Company. The Tolling and Maintenance Services have commenced from the PCOD and will continue until the expiry of the Concession period.
Special repairs of the RGBL project corridor have been carried out for the convenience of road users. 100% illumination on the RGBL project corridor is completed. On March 27, 2018 the Independent Engineer has made a recommendation to the Andhra Pradesh Road Development Corporation ("APRDC") to issue the final completion certificate for the RGBL Project.
On 9th July, 2018, RGBL had served a notice to APRDC communicating intent of termination of the Concession Agreement on account of several breaches of the said Concession Agreement by APRDC. The said Concession Agreement contemplated necessary safeguards and protections to the
Lenders by way of Termination Payments for credit mitigation. Upon service of Termination Notice in terms of the said Concession Agreement, Termination Payments to the extent of aggregate Rs. 1,123.37 Crores had become due and payable by APRDC within 15 days of the Termination Notice.
On the same day, Union Bank of India, one of the Lenders for the RGBL project had initiated and served Corporate Insolvency Resolution Process against the RGBL before the Honble National Company Law Tribunal, Mumbai Bench ("NCLT"). RGBL had requested Union Bank of India to reconsider moving the proceedings before NCLT and explore better options in the interest of the Project, Lenders and all Stakeholders.
On 31st October, 2018, Canara Bank, Lead Bank of the Consortium of Lenders to RGBL, had invoked pledge of10,40,19,039 equity shares of Rs. 10/- each constituting 51% of the paid up equity capital of RGBL held by the Company in RGBL, through Canara Bank Securities Limited ("Security T rustee"). Thereby, RGBL ceased to be a subsidiary as the shareholding of the Company in RGBL had reduced from 75.28% to 24.28%.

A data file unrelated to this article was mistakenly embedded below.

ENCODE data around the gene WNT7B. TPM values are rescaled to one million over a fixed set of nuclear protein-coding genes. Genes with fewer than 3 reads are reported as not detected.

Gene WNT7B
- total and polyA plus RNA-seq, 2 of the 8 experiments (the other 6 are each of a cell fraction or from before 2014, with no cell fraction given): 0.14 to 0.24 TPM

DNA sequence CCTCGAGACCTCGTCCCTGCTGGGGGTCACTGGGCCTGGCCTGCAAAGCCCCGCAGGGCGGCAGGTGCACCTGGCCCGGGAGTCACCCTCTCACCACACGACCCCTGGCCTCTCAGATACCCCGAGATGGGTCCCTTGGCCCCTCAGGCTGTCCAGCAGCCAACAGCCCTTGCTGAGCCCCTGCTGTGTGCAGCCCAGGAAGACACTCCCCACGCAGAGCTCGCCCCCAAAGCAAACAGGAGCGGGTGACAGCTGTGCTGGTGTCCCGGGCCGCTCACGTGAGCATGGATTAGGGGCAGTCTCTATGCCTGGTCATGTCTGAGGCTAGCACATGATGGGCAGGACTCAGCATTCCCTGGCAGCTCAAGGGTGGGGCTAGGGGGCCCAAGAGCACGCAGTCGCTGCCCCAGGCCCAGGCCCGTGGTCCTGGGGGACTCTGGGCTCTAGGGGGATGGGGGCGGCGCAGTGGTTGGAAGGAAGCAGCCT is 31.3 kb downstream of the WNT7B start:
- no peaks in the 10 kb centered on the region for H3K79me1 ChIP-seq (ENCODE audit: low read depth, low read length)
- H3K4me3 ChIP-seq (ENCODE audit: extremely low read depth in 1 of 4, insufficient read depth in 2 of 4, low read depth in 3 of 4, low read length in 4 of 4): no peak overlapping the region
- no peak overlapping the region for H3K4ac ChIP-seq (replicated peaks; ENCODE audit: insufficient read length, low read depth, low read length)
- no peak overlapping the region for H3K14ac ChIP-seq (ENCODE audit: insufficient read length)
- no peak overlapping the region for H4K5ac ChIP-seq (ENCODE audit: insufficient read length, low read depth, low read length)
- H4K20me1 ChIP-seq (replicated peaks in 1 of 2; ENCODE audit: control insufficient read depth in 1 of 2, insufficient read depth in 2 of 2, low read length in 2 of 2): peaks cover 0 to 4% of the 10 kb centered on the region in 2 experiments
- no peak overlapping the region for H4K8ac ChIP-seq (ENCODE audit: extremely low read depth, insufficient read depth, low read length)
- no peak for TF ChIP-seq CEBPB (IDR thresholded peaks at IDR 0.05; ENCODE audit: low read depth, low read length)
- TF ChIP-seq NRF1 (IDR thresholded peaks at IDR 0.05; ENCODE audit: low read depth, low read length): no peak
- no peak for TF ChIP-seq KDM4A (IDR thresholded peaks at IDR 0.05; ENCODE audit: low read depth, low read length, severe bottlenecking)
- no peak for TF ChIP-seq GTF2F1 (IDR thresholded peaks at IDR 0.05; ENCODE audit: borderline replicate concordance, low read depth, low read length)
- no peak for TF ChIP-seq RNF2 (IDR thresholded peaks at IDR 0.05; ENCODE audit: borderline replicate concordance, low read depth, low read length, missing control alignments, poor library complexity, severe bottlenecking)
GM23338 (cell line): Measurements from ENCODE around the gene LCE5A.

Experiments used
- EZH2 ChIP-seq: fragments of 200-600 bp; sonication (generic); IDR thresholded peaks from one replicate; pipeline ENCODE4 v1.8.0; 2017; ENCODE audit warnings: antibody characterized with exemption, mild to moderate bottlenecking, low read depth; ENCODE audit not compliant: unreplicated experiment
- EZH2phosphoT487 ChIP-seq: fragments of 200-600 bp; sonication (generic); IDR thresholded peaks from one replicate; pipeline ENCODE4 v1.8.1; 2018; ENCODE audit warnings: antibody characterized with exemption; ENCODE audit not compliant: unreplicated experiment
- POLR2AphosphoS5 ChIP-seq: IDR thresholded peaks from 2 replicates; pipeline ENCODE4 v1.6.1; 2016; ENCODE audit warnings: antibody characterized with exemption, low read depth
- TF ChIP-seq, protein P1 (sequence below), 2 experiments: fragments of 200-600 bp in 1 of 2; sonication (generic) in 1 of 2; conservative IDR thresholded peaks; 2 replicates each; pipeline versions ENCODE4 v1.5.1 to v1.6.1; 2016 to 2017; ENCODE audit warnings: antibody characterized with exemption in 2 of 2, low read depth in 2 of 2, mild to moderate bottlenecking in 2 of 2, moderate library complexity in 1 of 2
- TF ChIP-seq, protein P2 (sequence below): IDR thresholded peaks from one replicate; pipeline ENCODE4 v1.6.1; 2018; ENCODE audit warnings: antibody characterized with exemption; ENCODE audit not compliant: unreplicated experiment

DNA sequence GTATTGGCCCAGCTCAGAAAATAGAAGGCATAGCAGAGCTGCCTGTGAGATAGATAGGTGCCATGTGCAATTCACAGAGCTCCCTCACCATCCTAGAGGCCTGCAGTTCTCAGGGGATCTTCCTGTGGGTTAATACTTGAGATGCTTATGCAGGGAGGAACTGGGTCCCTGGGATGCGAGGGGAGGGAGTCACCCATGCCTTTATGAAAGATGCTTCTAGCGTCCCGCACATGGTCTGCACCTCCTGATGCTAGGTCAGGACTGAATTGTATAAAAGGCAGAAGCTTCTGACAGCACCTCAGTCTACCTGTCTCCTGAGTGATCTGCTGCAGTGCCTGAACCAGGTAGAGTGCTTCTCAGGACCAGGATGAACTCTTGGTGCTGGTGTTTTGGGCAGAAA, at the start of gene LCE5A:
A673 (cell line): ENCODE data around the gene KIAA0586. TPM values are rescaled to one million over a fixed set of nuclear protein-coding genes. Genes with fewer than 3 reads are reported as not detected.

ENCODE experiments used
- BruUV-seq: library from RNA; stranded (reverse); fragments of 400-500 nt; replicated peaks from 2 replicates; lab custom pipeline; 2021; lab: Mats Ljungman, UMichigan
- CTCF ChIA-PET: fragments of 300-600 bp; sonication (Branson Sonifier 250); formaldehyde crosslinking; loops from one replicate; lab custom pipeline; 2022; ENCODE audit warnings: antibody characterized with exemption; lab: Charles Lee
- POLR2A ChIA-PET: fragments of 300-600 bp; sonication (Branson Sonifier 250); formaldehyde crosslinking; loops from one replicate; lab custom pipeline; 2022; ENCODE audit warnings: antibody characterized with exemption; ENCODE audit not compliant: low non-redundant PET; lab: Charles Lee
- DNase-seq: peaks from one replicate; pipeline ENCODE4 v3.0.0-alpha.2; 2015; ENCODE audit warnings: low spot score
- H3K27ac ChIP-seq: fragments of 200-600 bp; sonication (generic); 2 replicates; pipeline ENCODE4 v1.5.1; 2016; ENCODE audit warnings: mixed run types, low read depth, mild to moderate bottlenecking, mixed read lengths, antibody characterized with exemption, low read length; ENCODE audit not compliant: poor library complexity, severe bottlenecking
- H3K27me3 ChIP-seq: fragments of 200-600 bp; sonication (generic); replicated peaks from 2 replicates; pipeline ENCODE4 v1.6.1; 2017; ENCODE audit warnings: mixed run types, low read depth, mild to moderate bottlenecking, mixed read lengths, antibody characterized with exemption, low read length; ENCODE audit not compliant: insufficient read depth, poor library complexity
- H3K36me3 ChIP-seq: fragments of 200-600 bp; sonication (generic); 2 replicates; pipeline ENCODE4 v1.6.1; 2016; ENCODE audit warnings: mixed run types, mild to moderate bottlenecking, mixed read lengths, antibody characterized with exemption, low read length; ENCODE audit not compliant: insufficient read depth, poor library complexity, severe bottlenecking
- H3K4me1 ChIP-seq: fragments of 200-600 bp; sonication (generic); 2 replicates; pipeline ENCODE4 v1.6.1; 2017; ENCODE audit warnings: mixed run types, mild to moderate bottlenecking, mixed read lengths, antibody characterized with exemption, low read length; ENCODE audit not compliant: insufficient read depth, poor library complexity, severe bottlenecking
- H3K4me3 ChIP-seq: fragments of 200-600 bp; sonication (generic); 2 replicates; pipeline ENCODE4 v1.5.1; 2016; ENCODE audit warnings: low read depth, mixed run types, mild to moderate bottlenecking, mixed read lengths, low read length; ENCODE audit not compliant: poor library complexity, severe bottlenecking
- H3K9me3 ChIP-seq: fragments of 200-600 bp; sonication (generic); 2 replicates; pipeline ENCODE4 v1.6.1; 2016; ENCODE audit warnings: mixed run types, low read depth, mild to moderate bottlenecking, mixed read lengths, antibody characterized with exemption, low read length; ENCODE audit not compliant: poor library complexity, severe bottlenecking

In this regard, RGBL had written to the Lead Bank / Security Trustee for assigning a value to the invoked pledged shares. In response to the same, the Lead Bank had informed the Company that the invoked pledged shares of RGBL were held by the Security Trustee as collateral and the Lenders had not appropriated the pledged shares against outstanding dues nor had the pledged shares been sold to any third party for realising the outstanding dues. Therefore, the beneficial ownership of the pledged shares vested with the Company only.
Accordingly, the beneficial shareholding of the Company in RGBL stood at 75.28% and RGBL continued to be a subsidiary of the Company.
Financial Performance of RGBL is as under:
|Particulars||FYE - March 2019||FYE - March 2018|
|Profit after Tax||(12,619.99)||(7,907.63)|
|Equity Share Capital||20,395.89||20,395.89|
|Reserves and Surplus||(23,819.56)||(11,201.85)|
Vizag Seaport Private Limited (VSPL)
VSPL is the SPV formed by the Company to develop, construct, operate and manage two multipurpose berths in the northern arm of the inner harbour at Visakhapatnam Port on a Build, Operate and T ransfer (BOT) basis. Vizag Seaport Private Limited is the only BOT operator for handling multi bulk cargos in Indias largest major port at Visakhapatnam. VSPL has developed the berths and terminal as a fully mechanised handling system, incorporating state-of- the-art technologies capable of handling cargo up to 9 MTPA.